How to Put a Vortec Motor in a TBI Truck

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Erik the Awful

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"Can I swap a Vortec motor in place of my TBI motor and does it just bolt in place?"

Yes, you can swap a Vortec motor in place of a TBI motor, but no, it doesn't bolt in place. So, what does it take?

Head and Intake Differences:
The Vortec manifold has eight bolts, two on each corner, drilled vertically, higher on the head, versus the TBI intake that has two in each corner, drilled perpendicular to the mounting surface, and an additional two in the middle of each side. You would need to drill and tap holes to physically mount a TBI manifold to Vortec heads, and that doesn't fix the problem of covering the intake ports. You might get away with using the Vortec mounting holes to "clamp" the outer edge of the TBI intake, but I'm not stupid or desperate enough to do it. The Vortec intake bolts are significantly smaller, and you'll be putting them in shear as well as tension.

View media item 32351Pic: Note the differences in bolt holes.

The Vortec intake manifold has taller ports, and the TBI manifold doesn't cover the openings. Some people have proposed welding to build up the top outer edge of the TBI port and then porting the inside to match the Vortec port, but that's a lot of welding on an aluminum intake. Good luck with that. If you're sane, you'll want a Vortec-specific intake.

View media item 32352Pic: Intake sitting with TBI head on the left, Vortec head on the right. Note the gap at the top of the intake port and the bolt holes above the manifold mounting surface

The Vortec heads are missing the coolant bypass hole that the TBI and earlier heads have. Without a coolant bypass circuit you will get weird overheating events.

View media item 32348Pic: Note the bypass hole in the TBI head at left, missing on the Vortec head at right.

The exhaust gas crossover port through the intake manifold is blocked off on Vortec heads.

The valve covers on Vortec heads have a narrower PCV baffle. It's almost unnoticeable, but if you switch to aluminum roller rockers, the Vortec valve cover will sometimes fit when TBIs won't.

The missing center holes preclude the ability to mount the engine controls on the passenger side of the intake. I relocated mine to the valve cover. I mounted my coil off the back, driver's side of the intake. It has long enough leads to put it anywhere out of the way.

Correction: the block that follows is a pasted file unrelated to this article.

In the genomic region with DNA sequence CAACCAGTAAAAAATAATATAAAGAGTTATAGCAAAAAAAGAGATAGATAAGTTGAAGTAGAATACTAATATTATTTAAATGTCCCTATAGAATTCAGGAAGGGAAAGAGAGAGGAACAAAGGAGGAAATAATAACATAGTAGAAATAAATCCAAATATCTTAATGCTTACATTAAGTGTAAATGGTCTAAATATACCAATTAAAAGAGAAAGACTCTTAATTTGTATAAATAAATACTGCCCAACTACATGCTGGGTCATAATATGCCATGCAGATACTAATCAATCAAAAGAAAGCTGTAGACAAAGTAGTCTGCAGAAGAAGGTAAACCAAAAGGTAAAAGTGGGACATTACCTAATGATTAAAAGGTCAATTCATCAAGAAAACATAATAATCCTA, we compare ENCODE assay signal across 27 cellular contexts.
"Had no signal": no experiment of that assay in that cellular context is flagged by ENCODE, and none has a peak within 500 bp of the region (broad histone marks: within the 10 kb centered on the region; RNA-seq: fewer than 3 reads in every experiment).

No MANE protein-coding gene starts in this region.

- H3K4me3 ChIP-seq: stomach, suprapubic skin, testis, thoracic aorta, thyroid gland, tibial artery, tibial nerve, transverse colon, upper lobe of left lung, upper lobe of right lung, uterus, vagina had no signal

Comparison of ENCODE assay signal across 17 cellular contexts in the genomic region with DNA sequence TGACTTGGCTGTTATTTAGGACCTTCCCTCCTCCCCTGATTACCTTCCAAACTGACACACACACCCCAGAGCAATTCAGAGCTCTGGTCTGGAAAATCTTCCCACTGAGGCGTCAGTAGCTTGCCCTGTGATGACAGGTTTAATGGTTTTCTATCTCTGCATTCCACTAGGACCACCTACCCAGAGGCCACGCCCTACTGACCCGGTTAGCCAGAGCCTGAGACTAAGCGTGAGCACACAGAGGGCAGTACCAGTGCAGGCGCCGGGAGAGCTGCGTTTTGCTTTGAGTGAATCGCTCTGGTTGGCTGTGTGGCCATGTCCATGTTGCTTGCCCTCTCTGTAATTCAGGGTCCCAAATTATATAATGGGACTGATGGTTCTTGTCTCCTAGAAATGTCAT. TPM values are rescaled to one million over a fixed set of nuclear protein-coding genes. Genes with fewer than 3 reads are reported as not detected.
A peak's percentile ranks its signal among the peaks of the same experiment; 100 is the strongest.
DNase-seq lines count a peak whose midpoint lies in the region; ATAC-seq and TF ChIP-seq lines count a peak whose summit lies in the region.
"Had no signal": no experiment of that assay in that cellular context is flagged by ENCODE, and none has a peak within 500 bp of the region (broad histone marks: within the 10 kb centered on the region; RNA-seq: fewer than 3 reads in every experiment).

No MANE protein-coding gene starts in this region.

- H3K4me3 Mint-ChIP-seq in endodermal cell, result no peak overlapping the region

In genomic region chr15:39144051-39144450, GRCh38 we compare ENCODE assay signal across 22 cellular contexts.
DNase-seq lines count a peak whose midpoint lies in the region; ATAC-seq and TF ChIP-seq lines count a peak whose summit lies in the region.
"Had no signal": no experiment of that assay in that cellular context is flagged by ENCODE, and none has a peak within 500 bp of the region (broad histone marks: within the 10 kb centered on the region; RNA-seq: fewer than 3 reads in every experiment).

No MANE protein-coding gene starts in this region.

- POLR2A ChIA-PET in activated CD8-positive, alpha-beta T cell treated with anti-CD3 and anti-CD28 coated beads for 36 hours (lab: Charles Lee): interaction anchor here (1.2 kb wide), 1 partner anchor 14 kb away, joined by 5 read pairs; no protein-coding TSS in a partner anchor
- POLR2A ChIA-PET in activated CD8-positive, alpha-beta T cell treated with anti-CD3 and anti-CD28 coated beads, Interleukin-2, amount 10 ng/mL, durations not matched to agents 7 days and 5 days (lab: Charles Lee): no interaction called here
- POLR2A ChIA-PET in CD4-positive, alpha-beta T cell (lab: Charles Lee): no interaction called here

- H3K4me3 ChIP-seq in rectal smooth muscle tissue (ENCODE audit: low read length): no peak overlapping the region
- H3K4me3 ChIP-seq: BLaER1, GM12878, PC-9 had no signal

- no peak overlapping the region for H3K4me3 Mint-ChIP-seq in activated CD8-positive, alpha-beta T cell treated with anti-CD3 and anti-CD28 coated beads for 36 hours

The TBI intake gaskets often have a piece for blocking off the rear coolant passage through the intake. Some intakes have a rear coolant passage, some don't. I don't use the coolant block off in the gasket. If my intake has a coolant passage, the coolant will flow. If it doesn't, the coolant won't flow. Simple as that.

Block Differences:
The big difference in blocks has already been mentioned - the coolant bypass. TBI water pumps have an internal coolant bypass built into the pump, block, and heads. The Vortecs changed to an external coolant bypass that runs from an extra port on the water pump to the intake manifold. If you put Vortec heads and a Vortec block in a TBI and want to keep the internal coolant bypass, you will need to drill a hole in the front of the passenger head, drill a hole in the block and run the TBI water pump. I suggest also drilling the rear of the driver's head to prevent future problems if you swap them around.

If you use the Vortec water pump on a TBI block you must plug the coolant bypass port on the block. The port in the block is between sizes for a standard bolt thread, so I tapped mine metric (M10x1.5) and found a bolt that would thread in it. I cut the head off the bolt, put a slot in it for a flathead screwdriver, put some RTV on it, and threaded it in until it was flush.

View media item 32347Pic: Note the untapped coolant bypass hole below the water pump bolt hole.

The fuel pump lever hole is likely undrilled on all the Vortecs, and is usually undrilled on TBI blocks. It's immaterial for most of us.

All Vortecs have roller provisions. TBIs likely don't, but there are exceptions. Having the provisions means upgrading to a roller cam pretty cheaply. Without the provisions you have to buy higher-dollar retrofit roller lifters if you want a roller cam.

The Vortecs have plastic "Do Not Re-Use" timing covers that are missing two bolts from the traditional timing covers. Most people don't have any problems with leaks from leaving those bolts out when swapping between timing covers. You can re-use the Vortec timing covers. Just be sure and put a dab of silicone in the corners.

The Vortec timing cover has a hole for the crank sensor. You'll want to plug that hole or use a TBI cover on a TBI motor.

View media item 32349Pic: Note the missing bolt holes and the crank sensor hole.

The balancer is shorter on a Vortec than a TBI, to fit the reluctor wheel for the crank sensor between the lower timing gear and the balancer. Note that if you keep the reluctor wheel you cannot use the TBI timing cover. You can't use the Vortec balancer without the reluctor wheel.

View media item 32350Pic: Note the reluctor wheel, stacked with the balancer in the timing cover. The reluctor wheel does not fit inside the lower lip on the TBI cover.

As stated earlier, the Vortec water pump has extra coolant ports for the coolant bypass. The extra port should be routed directly to a threaded nipple on the intake manifold's front coolant crossover. There's a nice hole in the accessory bracket to make this easy.

View media item 32317Pic: Note the coolant pipe on the right side of the Vortec water pump. This needs to go to the intake manifold's coolant port. The left side coolant pipe goes to the heater. On a TBI motor the intake manifold coolant port goes directly to the heater.

Once you swap to an aftermarket intake manifold, the serpentine belt support brackets don't fit. You'll be engineering your own solutions. If you have a welder, chopping the brackets and re-welding them to fit is your best option.

Intake swaps
GM Performance Parts' TBI manifold for Vortec heads is $540! Expensive, but this is a bolt on solution for guys who need EGR and don't want to fabricate.